ON AUGUST 15, 1620, The Mayflower and Speedwell left Southampton bound for America. Aboard the ships was a mixed group of people leaving England for religious freedom or for economic opportunity. We know a great deal about them, the preparations they made for the journey, the journey itself and life in their new colony thanks to William Bradford who also sailed that day.

Bradford was born in 1590 and, between 1622 and 1656, served 30 times as governor of the plantation they settled. By about 1630 William realised how important it was to record the events and the background to their journey so he set about writing his chronicle Of Plimouth Plantation which has become the primary resource for information about this important period in American history.

Bradford’s handwritten book had been used as a reference work by early American historians but in 1776 it disappeared. Many thought that it had been stolen by a British soldier or destroyed when the governor’s house was sacked during the American War of Independence.

In 1844, while Bishop of Oxford and later Bishop of Winchester, Samuel Wilberforce, the son of William Wilberforce, published The History of the Protestant Episcopal Church in America. Samuel was the father of Basil, the rector of St Mary’s in Southampton and, following Samuel’s death in a riding accident, Basil had the spire on St Mary’s church constructed in his memory.

In 1855 John Thornton bought Samuel’s book from a store in New York and, on reading it, noticed a reference to a manuscript History of the Plantation of Plymouth in the Fulham Library. Here was a clue to the location of the lost manuscript and, on further investigation, proved accurate. The library was that of the bishop of London and the book was deposited with the bishop as it contained details of the births, deaths and marriages of the colonists and, as the American colonies came under the auspices of the Bishop of London, it was the right place for it.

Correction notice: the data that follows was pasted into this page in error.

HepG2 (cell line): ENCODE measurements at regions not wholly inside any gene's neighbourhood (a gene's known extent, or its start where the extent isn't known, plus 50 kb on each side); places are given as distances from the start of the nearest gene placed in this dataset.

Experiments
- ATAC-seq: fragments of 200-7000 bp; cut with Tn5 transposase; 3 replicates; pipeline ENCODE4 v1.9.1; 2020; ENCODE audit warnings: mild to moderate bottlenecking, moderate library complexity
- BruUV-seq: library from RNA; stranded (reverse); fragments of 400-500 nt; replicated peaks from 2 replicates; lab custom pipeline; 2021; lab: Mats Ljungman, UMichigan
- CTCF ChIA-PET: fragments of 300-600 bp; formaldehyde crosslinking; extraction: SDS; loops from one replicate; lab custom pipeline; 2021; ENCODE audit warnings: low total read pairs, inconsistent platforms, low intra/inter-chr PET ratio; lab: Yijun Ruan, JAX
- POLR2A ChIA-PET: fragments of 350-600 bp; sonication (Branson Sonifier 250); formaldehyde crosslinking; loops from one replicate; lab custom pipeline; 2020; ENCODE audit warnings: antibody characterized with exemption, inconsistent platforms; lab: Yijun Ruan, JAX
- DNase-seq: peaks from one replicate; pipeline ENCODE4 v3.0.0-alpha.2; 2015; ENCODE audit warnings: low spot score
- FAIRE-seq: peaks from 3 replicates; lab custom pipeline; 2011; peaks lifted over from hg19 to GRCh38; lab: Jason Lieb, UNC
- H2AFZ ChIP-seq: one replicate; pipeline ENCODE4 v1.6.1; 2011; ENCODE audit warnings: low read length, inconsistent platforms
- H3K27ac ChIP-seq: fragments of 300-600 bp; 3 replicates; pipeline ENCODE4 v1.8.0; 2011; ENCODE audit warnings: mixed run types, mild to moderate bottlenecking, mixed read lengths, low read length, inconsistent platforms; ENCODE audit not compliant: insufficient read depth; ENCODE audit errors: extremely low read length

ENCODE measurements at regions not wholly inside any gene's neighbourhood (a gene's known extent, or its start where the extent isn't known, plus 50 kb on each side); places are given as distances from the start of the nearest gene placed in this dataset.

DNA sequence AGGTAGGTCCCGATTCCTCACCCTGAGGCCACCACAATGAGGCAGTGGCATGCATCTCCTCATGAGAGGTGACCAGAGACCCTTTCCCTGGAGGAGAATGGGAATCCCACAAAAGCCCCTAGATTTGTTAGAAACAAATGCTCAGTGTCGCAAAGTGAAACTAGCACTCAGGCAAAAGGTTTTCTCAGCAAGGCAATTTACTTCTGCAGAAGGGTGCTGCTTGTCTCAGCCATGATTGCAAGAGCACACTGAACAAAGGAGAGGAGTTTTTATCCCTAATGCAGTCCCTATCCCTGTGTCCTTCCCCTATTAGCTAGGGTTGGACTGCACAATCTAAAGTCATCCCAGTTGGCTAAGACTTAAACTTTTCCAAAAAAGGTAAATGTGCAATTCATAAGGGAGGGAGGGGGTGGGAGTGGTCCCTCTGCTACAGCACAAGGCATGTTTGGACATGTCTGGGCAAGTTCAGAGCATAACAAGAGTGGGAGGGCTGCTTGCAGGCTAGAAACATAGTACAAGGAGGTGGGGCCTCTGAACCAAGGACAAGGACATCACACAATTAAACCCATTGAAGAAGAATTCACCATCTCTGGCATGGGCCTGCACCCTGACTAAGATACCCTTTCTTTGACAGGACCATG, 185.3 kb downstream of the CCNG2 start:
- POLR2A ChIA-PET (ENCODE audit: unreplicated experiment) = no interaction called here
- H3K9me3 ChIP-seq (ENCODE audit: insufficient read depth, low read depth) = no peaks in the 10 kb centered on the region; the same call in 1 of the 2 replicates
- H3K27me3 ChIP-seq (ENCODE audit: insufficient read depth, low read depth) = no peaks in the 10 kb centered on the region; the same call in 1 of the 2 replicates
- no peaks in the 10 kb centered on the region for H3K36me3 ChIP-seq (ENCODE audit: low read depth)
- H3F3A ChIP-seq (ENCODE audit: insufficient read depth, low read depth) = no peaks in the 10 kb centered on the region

Negotiations for the return of Bradford’s book were unproductive until Thomas F Bayard, a former US ambassador, became involved. Following meetings with the Archbishop of Canterbury and Queen Victoria, the book’s return was finally agreed and on April 29, 1897, the book passed into Bayard’s custody. On May 8, Bayard, with the book, travelled by train to Southampton where he boarded the SS Paris in Empress dock. The ship’s passenger list tells us there were 390 passengers aboard including Bayard’s wife and daughter.

They sailed on May 8, for New York and on May 26, Bradford’s book was formally handed to the people of the United States of America when this historically important document so entwined with the emotion and spirit of the new nation, it was placed in the Massachusetts State Library.